Land Acknowledgment Process

Erika Bailey-Johnson, director of Bemidji State’s sustainability office and Niizhoo-gwayakochigewin program, began drafting a land acknowledgment with colleagues across campus in Spring 2019 after attending a conference where one was prominently featured.

“The land acknowledgment their organization had approved was used before every keynote, breakout session and event for the duration of the conference,” Bailey-Johnson said. “Often the land on which Indigenous nations and communities reside is not the land to which they have ancestral ties, as many have experienced dispossession and displacement through colonization.”

In Fall 2019, a proposal was brought forward which included an emphasis on an inclusive and campus-wide vetting process. A few months later, in February 2020, Hensrud convened a land acknowledgment working group and the process of creating a formal, widely vetted Bemidji State University land acknowledgment statement, was initiated.

The workgroup included;

  • Dr. Allen Bedford, vice president of academic affairs
  • Travis Greene, associate vice president for student life and success
  • Dr. Vivian Delgado, assistant professor of Indigenous studies
  • Dr. Cornelia Santos, assistant professor of environmental studies
  • Chrissy Koch, executive director of the American Indian Resource Center
  • Erika Bailey-Johnson, Niizhoo-gwayakochigewin and sustainability director
  • Alicia Bowstring, former Council of Indian Students president and 2020 BSU graduate from Laporte, Minn.

“Several mindful conversations were had about the history and culture of Bemidji, the intent and meaning behind specific concepts and phrases, and whether or not to connect to spiritual concepts of the land and land loss,” Bailey-Johnson said. “It is our responsibility to know and act on this acknowledgment. This is just a first step to begin the healing that needs to happen to create just communities where we all thrive.”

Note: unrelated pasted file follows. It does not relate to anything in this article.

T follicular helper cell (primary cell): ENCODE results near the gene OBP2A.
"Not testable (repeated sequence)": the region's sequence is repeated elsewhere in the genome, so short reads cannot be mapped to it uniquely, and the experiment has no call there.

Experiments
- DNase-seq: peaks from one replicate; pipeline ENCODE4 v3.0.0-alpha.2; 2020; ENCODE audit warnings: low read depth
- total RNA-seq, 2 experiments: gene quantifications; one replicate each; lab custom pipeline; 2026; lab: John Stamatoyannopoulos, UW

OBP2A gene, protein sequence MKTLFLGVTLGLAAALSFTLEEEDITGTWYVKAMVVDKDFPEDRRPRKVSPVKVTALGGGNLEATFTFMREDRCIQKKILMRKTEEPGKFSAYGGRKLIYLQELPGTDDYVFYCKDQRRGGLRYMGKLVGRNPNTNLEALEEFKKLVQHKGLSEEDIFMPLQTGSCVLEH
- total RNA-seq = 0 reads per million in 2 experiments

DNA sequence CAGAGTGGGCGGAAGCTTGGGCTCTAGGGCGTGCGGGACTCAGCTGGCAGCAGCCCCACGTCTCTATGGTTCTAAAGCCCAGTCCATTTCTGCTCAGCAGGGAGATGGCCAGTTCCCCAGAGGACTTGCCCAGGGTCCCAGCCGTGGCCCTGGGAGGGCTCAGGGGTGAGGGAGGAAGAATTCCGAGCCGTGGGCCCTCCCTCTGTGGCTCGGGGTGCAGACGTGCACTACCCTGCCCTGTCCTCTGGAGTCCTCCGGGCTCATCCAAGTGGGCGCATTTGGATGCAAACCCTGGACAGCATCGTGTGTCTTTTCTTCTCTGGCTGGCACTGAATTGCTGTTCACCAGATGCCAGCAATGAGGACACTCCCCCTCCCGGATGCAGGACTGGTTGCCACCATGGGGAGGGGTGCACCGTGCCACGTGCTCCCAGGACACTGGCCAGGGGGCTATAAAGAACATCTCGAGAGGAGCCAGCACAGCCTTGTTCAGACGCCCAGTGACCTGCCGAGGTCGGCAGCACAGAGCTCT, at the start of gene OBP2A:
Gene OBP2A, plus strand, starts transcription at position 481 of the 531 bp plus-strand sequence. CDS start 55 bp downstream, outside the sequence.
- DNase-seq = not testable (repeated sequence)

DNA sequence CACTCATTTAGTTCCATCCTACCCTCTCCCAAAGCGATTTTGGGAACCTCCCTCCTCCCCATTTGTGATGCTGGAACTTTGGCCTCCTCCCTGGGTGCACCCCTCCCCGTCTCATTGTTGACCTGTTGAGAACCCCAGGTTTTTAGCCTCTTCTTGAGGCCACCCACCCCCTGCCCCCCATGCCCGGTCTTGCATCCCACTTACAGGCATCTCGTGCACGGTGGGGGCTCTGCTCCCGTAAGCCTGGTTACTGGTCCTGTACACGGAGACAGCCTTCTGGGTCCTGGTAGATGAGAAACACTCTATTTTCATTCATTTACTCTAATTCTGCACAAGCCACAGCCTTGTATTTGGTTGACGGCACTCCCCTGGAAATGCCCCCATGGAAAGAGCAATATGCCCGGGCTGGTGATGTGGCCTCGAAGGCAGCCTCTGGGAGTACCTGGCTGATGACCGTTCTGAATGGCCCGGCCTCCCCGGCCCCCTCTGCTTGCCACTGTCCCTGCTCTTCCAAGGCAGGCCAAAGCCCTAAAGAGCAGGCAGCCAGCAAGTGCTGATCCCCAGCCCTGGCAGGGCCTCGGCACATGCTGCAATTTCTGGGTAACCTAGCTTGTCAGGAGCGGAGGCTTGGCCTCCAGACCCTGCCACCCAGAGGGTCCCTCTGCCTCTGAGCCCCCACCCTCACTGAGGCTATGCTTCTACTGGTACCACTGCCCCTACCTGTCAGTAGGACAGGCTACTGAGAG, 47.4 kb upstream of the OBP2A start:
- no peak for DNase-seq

Just over a year after convening the working group, a final draft was presented to President Hensrud’s Indigenous Advisory Council. The council met in Sept. 2020 and concluded that a separate gathering of interested individuals should occur to provide specific feedback on the draft statement. In addition to Bailey-Johnson and Santos, this meeting included Dr. Anton Treuer, professor of Ojibwe in Bemidji State’s Department of Languages, Dr. Mary Fairbanks, professor of nursing, Veronica Veaux, assistant professor of business administration, and Dr. John Gonzalez, professor of psychology.

“Witnessing the conversations developing the statement was a wonderful learning experience,” Bedford said. “This statement provides a foundation for us to engage meaningfully with our history and with our work to build multicultural understanding.”

The statement was also vetted by the campus community through an all-campus survey, a panel discussion and bargaining unit presentations, and received final approval from President Hensrud on March 3.

“It’s heartening to see Bemidji State University’s adoption of this Indigenous land acknowledgment,” Treuer said. “The acknowledgment has been a long time coming but is welcome indeed.”